According to the ISTQB Glossar- a Test Strategy is an abstract specification that comprises the designated test levels (unit, integration, system and acceptance tests) and the implementation of each level for a whole organization or for an application. This test strategy can be applicable to one or more projects.
At AOE, we established an explicit test strategy for many of our projects. The coordination of the test levels improves the effectivity of test runs and helps to avoid testing gaps, double inspection and overhead. Every test level has a different focus. Tests that are executed on one level don't have to be implemented on others.
These are the test levels that we implement as a standard in the software deployment pipeline of our projects and that handle multiple integrated components and services:
- Unit Test: The unit level tests verify the functionality of a specific section of code, usually at the function level. We use static as well as dynamic test methods such as code reviews, style or complexity checks and white-box testing.
- Module Tests: Module Tests focus on testing the functionality that a service or component provides in isolation to other components or services that this service depends on. This test stage finds errors in a component. It should never fail due to a consumed service that is not reachable or has been altered. Therefore, all dependencies of these components are mocked or stubbed on some level. Tests are most commonly conducted through interfaces using black-box testing.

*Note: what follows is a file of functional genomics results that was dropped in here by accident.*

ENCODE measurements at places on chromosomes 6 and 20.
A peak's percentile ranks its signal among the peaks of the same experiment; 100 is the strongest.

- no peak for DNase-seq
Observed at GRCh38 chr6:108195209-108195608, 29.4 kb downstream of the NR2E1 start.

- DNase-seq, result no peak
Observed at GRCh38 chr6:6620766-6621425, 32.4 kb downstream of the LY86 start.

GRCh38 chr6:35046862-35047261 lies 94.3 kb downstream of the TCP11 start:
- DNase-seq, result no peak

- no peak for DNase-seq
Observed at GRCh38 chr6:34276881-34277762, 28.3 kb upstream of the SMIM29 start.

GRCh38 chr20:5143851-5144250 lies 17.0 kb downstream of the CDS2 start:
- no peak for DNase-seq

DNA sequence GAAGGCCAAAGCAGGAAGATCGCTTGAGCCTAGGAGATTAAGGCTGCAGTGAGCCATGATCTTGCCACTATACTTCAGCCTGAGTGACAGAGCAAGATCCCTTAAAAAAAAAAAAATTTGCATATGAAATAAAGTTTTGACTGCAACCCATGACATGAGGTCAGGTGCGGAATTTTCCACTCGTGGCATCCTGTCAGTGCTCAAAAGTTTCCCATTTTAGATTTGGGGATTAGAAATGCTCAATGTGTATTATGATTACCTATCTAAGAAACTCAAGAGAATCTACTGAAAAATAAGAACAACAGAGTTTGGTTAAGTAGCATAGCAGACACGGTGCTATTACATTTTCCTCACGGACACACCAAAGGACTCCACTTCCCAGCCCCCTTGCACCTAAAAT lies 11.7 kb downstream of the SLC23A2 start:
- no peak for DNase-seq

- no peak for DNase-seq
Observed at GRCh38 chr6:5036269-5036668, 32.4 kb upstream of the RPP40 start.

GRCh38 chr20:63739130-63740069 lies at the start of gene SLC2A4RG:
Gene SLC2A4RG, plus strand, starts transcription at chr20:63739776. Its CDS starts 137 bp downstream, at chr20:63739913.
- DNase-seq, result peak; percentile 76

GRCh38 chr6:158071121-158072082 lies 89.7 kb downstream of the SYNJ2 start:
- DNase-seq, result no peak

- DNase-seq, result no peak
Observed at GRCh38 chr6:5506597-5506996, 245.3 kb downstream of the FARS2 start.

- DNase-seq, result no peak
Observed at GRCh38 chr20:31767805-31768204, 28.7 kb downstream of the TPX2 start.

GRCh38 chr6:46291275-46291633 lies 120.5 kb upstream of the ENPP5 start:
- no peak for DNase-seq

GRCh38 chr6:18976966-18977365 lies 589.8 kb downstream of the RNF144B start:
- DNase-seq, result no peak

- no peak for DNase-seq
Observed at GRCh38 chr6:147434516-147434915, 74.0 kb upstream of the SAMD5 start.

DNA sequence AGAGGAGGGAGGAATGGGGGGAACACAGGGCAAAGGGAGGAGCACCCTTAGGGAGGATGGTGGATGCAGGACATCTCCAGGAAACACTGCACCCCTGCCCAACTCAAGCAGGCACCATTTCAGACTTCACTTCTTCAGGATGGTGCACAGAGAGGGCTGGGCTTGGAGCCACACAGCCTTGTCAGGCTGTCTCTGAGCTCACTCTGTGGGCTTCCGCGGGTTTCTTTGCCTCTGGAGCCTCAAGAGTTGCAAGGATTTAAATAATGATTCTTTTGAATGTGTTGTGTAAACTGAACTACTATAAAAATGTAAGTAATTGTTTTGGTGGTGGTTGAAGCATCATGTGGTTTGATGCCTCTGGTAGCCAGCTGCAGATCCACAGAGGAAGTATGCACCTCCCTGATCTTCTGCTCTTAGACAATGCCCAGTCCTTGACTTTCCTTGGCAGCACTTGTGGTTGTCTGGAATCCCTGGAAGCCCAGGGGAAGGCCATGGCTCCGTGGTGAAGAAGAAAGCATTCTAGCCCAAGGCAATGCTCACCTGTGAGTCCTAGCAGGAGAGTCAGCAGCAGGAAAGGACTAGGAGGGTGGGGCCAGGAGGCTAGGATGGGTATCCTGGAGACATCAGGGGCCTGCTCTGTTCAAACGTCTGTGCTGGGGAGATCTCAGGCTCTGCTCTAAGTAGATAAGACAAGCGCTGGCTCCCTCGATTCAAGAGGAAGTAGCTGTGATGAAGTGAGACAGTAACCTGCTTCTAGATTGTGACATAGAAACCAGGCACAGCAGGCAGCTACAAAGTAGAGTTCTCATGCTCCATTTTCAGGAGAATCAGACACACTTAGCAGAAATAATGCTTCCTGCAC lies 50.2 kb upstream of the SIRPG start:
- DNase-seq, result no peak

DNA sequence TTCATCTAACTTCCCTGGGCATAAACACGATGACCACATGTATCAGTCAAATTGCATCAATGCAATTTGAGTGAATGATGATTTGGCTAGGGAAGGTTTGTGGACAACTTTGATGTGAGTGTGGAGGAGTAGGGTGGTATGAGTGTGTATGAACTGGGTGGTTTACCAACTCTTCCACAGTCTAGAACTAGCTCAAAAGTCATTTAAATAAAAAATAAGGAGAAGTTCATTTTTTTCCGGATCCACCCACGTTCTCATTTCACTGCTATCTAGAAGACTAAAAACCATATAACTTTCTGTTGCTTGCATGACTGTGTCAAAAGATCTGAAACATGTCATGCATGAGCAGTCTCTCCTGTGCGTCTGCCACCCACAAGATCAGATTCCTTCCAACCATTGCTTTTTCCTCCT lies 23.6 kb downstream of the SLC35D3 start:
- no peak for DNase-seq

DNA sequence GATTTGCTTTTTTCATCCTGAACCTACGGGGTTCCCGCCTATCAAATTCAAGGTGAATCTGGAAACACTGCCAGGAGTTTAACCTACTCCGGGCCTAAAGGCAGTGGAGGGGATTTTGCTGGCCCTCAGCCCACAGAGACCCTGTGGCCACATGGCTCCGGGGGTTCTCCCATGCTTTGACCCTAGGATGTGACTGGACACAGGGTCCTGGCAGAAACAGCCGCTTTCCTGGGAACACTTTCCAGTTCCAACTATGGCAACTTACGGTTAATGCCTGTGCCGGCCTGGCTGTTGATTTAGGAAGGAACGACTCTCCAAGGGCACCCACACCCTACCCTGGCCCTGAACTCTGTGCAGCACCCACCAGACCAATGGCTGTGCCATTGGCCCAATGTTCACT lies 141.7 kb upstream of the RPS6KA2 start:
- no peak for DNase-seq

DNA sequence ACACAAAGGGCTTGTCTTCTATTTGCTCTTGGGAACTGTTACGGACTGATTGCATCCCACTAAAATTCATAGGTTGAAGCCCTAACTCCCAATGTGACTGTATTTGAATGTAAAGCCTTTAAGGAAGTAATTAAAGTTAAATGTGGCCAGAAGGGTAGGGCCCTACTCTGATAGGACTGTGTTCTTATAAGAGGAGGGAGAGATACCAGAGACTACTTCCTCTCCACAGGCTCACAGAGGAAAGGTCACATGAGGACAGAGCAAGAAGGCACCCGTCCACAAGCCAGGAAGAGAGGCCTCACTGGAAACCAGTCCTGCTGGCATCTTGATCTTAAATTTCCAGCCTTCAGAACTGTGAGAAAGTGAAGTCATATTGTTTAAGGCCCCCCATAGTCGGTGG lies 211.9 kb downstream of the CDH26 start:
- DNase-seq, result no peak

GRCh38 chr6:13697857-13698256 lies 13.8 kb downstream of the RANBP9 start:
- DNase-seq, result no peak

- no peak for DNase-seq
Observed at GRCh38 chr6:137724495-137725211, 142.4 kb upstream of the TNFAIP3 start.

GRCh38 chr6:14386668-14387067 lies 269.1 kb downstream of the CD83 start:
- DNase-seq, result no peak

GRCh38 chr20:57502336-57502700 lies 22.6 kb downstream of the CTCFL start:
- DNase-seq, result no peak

- Integration Tests: On the integration level, individual software modules are combined and tested as a group. The integration testing verifies functional, performance and reliability requirements. These tests are also most commonly conducted through interfaces using black-box testing. In case there is a great number of (external) subsystems, we mock these systems outside of the defined context and use contract-based testing to verify the interfaces. All contract-based tests that focus on testing the interface contracts between services are also executed on this test level.
- System Level Tests: On the system level, tests are performed on a complete, integrated system, where they evaluate the system's compliance with its specified requirements. System tests not only verify the design, but they also check the system's behavior in general and even the assumed expectations of the customer. They are intended to test up to and beyond the bounds defined by the explicit system requirements.
- Client Acceptance Tests: The client acceptance level includes all testing done by the customer and is the last one in the succession of the five test levels. The objective is to evaluate the system's compliance with the business requirements and to assess whether it is acceptable for delivery.
As a rule, we automate the execution of tests where it is feasible and sensible. Related to the test strategy are the test concept, test data management and the usage of a test case management tool that allows one to assess and categorize functional test cases.
Due to the practical usefulness of having a sound test strategy for a project, we classify the explicit test strategy for projects with assess.